It had all the right ingredients to earn such a title: It was a nationally televised contest featuring the sport's most heated rivals with massive national title implications. Mix in a final play almost too unbelievable to comprehend, and Auburn's 34-28 win over the Crimson Tide will always make the list of the most amazing college football endings ever.
But did you know there is a final play in 1999 between Baylor and UNLV that is more ludicrous and unfathomable than 2013's Kick Six?
It was the second game ever for UNLV head coach and former USC and Los Angeles Rams legend John Robinson. The Rebels had knocked off North Texas 26-3 the week before to end a 16-game losing streak.
Baylor head coach Kevin Stelle was attempting to turn around a program of his own. The Bears were coming off back-to-back 2-9 seasons and had lost the week before to Boston College on a missed PAT in overtime.
A contest clearly off the national radar, no national or local networks broadcast the game on television.
The Bears had the ball on UNLV's 8-yard line with 28 seconds to play and a 24-21 lead. All quarterback Jarmaine Alfred needed to do was take a knee to secure the home victory.
But coach Stelle, determined to instill a more cut-throat mentality in his squad, ordered a run play as time as about to expire.
Alfred handed the ball off to tailback Darrell Bush. Charging between the tackles, the running back looked to score a garbage touchdown to run up the score. Hit initially at the 3-yard line, Bush continued to churn his legs instead of going down and preserving the victory.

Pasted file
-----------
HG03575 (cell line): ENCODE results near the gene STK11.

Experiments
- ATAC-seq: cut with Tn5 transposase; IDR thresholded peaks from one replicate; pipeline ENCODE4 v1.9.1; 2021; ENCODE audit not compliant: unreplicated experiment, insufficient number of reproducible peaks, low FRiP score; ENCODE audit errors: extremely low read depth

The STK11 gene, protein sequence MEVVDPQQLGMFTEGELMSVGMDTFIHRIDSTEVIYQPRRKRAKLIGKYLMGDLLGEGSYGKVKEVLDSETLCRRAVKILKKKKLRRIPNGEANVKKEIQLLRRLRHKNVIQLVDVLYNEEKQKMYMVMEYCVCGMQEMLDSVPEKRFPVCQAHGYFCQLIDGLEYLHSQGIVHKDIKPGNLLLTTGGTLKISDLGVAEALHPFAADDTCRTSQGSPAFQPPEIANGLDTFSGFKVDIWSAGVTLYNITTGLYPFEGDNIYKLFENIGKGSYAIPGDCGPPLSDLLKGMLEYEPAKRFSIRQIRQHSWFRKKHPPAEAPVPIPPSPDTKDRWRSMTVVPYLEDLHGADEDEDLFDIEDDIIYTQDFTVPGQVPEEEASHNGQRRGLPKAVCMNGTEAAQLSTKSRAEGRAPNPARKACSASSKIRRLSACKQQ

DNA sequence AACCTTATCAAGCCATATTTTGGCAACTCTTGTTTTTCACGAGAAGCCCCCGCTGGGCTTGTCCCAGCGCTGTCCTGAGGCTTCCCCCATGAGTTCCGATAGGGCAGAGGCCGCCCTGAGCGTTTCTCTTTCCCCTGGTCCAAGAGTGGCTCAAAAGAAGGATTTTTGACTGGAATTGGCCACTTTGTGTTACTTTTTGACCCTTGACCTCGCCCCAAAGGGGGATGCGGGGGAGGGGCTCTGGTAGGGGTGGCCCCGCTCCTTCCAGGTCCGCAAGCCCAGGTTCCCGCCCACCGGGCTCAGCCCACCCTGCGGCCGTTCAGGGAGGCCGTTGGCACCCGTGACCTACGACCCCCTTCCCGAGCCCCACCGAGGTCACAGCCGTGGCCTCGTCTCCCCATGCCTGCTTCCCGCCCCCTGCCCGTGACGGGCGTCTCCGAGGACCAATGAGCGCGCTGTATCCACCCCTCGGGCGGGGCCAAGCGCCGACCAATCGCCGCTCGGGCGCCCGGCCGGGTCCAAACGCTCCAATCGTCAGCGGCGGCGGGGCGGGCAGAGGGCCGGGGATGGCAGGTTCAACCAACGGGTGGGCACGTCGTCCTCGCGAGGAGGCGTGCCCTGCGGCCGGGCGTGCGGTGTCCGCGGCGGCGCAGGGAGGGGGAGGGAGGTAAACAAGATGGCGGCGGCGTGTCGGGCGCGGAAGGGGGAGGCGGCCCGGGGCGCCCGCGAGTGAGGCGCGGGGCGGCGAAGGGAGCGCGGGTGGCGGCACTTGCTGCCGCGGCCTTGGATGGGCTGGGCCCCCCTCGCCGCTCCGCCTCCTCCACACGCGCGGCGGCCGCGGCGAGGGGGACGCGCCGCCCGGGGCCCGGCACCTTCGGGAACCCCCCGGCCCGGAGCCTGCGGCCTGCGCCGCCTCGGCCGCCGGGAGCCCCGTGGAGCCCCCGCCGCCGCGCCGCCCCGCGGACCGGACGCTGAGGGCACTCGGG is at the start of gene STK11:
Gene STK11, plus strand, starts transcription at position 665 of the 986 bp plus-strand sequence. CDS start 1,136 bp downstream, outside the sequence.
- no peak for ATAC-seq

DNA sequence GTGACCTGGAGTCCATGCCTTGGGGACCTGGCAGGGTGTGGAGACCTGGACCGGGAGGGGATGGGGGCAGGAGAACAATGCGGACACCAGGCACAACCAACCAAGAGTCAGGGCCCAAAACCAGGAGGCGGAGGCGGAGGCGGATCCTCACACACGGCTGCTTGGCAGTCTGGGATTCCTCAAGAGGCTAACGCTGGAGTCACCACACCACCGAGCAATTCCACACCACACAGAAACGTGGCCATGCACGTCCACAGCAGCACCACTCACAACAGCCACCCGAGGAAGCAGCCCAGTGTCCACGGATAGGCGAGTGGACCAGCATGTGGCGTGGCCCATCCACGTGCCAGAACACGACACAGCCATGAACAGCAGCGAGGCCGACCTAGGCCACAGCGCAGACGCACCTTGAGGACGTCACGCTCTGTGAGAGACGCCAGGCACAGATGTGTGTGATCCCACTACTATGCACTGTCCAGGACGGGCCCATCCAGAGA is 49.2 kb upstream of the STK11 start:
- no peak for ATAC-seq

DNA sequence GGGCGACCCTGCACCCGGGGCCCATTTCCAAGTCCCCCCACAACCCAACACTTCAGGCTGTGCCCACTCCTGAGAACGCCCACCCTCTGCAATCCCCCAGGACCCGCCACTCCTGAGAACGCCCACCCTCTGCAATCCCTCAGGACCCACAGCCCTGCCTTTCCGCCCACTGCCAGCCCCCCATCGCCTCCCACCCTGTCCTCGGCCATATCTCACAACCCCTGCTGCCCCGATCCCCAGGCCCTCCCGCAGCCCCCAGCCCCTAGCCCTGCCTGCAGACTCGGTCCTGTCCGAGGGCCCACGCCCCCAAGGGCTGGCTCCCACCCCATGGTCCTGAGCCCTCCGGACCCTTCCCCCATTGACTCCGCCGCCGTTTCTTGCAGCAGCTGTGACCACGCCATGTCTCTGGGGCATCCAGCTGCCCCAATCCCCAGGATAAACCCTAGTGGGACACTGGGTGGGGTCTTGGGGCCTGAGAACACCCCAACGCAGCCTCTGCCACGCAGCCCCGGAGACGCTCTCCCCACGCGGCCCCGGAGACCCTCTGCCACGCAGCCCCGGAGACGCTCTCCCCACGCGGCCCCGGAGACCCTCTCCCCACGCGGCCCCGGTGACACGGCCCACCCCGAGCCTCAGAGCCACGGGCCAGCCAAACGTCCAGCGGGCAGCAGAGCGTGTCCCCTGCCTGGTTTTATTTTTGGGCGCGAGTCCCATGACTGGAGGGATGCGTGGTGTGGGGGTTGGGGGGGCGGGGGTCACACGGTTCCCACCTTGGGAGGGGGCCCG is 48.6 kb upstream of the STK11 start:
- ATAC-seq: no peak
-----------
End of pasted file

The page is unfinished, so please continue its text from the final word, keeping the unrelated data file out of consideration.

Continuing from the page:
As Bush stretched the football to the goal line, UNLV linebacker Tyler Brickell knocked it loose. Future Buffalo Bills cornerback Kevin Thomas scooped it up, and a shocked-silenced crowd in Waco watched helplessly as Thomas raced down the left sideline 100 yards for a stunning UNLV victory.
It's difficult to track down video of the play, and this is the only known footage that exist to this day, but scroll to the 4:23 mark to see what's become known as The Wonder of Waco.
The Aftermath: In Their Own Words
Tyler Brickell: "You always practice doing those kind of strips. The opportunity presented itself and I went for it.”
Kevin Thomas: “As soon as I picked up the ball, I knew I was going all the way. I just didn't know if there was a penalty. I had a clear path."
Kevin Steele: "We were trying to create an atmosphere where we line up and get after people. It was a one-in-a-million play, the most unbelievable thing I've ever seen. It all rests right here [with me]. It will go down in history as one of the great, 'Why did you do it?' questions."
John Robinson: “The game was over if (Baylor) chose it to be over, and they tried to run an additional play. That should be the film clip for every coach to remind you not to screw it up.”
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